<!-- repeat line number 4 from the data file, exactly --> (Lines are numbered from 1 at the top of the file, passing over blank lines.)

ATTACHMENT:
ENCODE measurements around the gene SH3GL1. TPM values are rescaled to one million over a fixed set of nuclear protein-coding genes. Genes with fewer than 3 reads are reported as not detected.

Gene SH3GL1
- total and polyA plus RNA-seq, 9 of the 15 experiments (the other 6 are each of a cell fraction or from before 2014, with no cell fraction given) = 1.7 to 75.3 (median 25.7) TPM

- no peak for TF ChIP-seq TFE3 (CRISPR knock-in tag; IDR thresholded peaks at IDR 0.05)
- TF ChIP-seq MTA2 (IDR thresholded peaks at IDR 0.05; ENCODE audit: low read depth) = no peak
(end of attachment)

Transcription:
- no peak for TF ChIP-seq TFE3 (CRISPR knock-in tag; IDR thresholded peaks at IDR 0.05)